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Boston Freedom Trail goes high-tech with audio tour

A "Hear Freedom!" audio tour guide is now for rent from The Freedom Trail Foundation in Boston. The device can be used with earphones or held to the ear like a cell phone and offers two hours of narrative about Boston.
A "Hear Freedom!" audio tour guide is now for rent from The Freedom Trail Foundation in Boston. The device can be used with earphones or held to the ear like a cell phone and offers two hours of narrative about Boston.
Patricia Mcdonnell, Associated Press

BOSTON — After spending the morning walking the streets of Boston, following the red line that marks the famous Freedom Trail, tourist John Koch couldn't help but exclaim how easy a new audio guide of the city's historic walking tour is to understand.

"For an outsider who is totally uninitiated, it was just great. This guy is right in my ear. He's clear, he doesn't have a Boston accent," Koch said over a beer at Boston's Union Oyster House across from Faneuil Hall, one of the stops on the Freedom Trail.

The trail is a 2 1/2-mile tour that links 16 historic sites. Visitors can follow a red line emblazoned through city streets, linking the sites that stretch between Boston Common and the Charlestown waterfront.

Using a lightweight, hand-held digital device, visitors can guide themselves along the trail while listening to "Hear Freedom!" It was introduced earlier this year to liberate the Boston sightseer from traditional structured sightseeing groups.

"What they'll get out of this is their independence," said Linda McConchie, executive director of The Freedom Trail Foundation. "It's a big step for us because what we are always trying to do is to get people to come back to the Freedom Trail, make our story accessible, make it easy to understand why the story of the Revolution is meaningful to us and also to make it fun."

Featuring the voices of Sen. Edward Kennedy, Boston Globe columnist Ellen Goodman, actors from the Freedom Trail Players, and others, the device can be held up to the ear like a cell phone or can be used with headphones.

Sightseers can punch a number into the audio box corresponding to each site and hear its history. The tour is designed so sightseers can go at their own pace in any order they choose.

Koch, 48, and his wife Norma Koch, 46, were visiting Boston from Fort Wayne, Ind. They said they enjoyed the convenience of the audio devices.

"We just walk down the street like we're talking on cell phones. I have a really hard time reading something while I'm walking," said John Koch, who just two days earlier ran the Boston Marathon. "It really encapsulates it for us. It gives the essential facts."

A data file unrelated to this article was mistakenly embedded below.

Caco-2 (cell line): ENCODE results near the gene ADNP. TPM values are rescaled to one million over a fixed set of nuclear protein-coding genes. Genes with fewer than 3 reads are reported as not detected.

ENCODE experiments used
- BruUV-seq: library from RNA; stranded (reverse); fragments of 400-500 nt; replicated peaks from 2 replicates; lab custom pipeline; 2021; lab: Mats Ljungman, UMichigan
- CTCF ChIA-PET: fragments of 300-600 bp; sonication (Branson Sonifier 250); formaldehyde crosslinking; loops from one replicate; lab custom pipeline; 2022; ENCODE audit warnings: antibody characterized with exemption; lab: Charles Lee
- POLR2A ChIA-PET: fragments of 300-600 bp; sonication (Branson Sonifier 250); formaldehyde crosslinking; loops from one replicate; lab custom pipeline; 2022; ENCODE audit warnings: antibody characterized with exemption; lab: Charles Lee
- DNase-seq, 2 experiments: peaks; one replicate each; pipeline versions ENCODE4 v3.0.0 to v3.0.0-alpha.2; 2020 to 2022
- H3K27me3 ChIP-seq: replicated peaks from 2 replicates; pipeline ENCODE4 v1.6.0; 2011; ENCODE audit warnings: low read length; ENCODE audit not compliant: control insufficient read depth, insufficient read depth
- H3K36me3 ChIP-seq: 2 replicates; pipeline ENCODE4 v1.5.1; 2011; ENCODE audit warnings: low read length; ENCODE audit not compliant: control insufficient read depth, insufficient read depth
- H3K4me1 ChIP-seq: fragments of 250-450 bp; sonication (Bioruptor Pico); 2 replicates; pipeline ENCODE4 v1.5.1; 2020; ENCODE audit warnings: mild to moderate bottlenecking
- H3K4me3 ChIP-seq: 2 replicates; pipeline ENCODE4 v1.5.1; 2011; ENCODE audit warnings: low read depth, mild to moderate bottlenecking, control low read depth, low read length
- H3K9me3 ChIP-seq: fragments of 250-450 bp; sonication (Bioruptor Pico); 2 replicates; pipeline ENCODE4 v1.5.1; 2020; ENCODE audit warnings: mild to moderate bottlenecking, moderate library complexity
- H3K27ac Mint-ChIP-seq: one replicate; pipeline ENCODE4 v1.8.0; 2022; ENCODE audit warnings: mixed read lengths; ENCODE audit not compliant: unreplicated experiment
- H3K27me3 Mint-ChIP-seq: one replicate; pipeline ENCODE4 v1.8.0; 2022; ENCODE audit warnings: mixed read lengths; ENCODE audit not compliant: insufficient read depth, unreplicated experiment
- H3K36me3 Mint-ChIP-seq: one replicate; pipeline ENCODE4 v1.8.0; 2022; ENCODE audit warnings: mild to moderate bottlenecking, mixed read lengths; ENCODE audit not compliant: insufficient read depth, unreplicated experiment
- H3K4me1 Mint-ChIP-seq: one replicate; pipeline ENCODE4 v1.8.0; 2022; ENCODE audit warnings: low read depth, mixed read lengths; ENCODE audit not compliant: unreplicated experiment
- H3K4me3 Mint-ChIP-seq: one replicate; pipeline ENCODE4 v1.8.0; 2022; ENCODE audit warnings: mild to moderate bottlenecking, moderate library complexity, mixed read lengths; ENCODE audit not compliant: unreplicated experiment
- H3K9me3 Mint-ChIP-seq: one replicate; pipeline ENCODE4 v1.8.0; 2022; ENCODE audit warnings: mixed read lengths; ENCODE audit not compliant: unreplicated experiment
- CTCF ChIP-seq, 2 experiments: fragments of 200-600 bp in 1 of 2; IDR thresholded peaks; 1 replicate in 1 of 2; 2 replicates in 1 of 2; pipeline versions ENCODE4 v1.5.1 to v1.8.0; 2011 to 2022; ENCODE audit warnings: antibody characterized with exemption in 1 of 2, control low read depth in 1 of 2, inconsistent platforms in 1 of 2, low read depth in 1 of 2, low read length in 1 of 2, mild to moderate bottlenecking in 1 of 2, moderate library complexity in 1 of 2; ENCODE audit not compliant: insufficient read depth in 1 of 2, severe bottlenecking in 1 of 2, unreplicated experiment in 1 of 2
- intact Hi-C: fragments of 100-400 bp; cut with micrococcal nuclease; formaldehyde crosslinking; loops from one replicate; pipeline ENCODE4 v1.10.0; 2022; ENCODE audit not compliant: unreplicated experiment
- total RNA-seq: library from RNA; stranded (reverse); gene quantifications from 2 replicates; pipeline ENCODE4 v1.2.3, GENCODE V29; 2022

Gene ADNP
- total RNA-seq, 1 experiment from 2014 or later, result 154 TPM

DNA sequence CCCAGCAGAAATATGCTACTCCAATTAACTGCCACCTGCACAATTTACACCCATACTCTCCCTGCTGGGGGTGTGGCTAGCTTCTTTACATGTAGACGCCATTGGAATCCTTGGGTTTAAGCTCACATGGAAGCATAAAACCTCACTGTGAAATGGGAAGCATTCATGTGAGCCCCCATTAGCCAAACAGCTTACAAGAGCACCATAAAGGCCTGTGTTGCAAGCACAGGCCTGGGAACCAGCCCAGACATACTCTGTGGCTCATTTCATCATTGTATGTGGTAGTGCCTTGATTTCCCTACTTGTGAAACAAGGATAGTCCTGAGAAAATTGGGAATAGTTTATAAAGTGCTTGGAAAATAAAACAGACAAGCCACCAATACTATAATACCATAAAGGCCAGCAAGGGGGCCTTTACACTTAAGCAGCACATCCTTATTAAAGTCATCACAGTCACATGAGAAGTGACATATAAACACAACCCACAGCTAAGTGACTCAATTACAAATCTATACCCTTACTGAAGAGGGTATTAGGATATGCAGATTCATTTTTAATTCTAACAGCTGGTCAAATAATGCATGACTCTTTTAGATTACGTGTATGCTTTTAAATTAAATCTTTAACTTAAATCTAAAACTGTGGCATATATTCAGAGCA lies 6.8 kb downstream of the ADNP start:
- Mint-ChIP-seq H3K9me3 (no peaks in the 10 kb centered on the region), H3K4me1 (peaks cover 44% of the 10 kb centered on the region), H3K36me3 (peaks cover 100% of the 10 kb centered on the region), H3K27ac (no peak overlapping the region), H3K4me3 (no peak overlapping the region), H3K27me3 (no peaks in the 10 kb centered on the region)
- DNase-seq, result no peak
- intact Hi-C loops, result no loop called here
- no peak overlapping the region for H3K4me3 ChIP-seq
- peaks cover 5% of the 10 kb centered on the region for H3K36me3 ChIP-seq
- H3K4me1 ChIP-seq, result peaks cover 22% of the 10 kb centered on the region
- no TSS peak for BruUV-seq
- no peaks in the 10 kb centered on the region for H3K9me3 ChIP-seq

People accustomed to leading Freedom Trail tours while playing the part of a character from history agree.

Sam Jones leads tours while portraying William Dawes, one of the Minutemen who rode with Paul Revere. He said the costumed tour guides initially worried the audio guides might attract flocks of walkers away from the old-fashioned tours. He's not so worried, anymore.

"When we first thought about the project, we thought that it might detract a little away from our tours, but they made a big effort to keep us involved in the project," said Jones, who narrates part of the audio tour.

"There are people who want to do the trail at their own pace and by themselves but still have the flavor of the Revolution given to them and it's a way that they can do that," he added.

The sites along the Freedom Trail tour include the Old South Meeting House; Paul Revere's house; the Old North Church; the site of the Battle of Bunker Hill; the USS Constitution; the Granary Burying Ground, which contains the gravesites of Samuel Adams and John Hancock; and Rose Kennedy's birthplace.

Standing on Boston Common, sightseers can hear Sen. Kennedy talk about how Boston has long been a place for public oratory. Later, they can hear him reminisce about how his maternal grandfather, John Francis Fitzgerald, a two-term Boston mayor, used to perch a chair at the top of Hull Street in the North End Italian neighborhood, giving him a view of Charlestown and the Old North Church. From there he would survey the sites of the Freedom Trail.

At the Granary Burying Ground, Goodman talks about a tomb where colonial babies are buried and explains the colonial custom of sometimes not naming babies, in an effort to lessen the bonding process in case the child died of disease at a young age.

Patrick Moscaritolo, the president and chief executive of the Greater Boston Convention and Visitors Bureau, said tourism officials had been looking for ways to beef up tourism since the Sept. 11th attacks.

The new audio guide should make the Freedom Trail "more contemporary, more appealing. We know how kids today are into computers, GameBoys, everything else. It was definitely in response to what we saw a couple of years ago in the change in visitor profile," Moscaritolo said.

Others say the Freedom Trail's historical value simply makes it a must.

"To me the Freedom Trail is a big piece of Boston and it really holds Boston together as a walking, historic city," said Paul Sacco, executive director of the state's travel and tourism office.

"It's fun, it's educational, the kids love it. There's lots of sights along the way. We get many calls into our office. We always say to them, 'If you do one thing in the city, walk the Freedom Trail,' " Sacco said.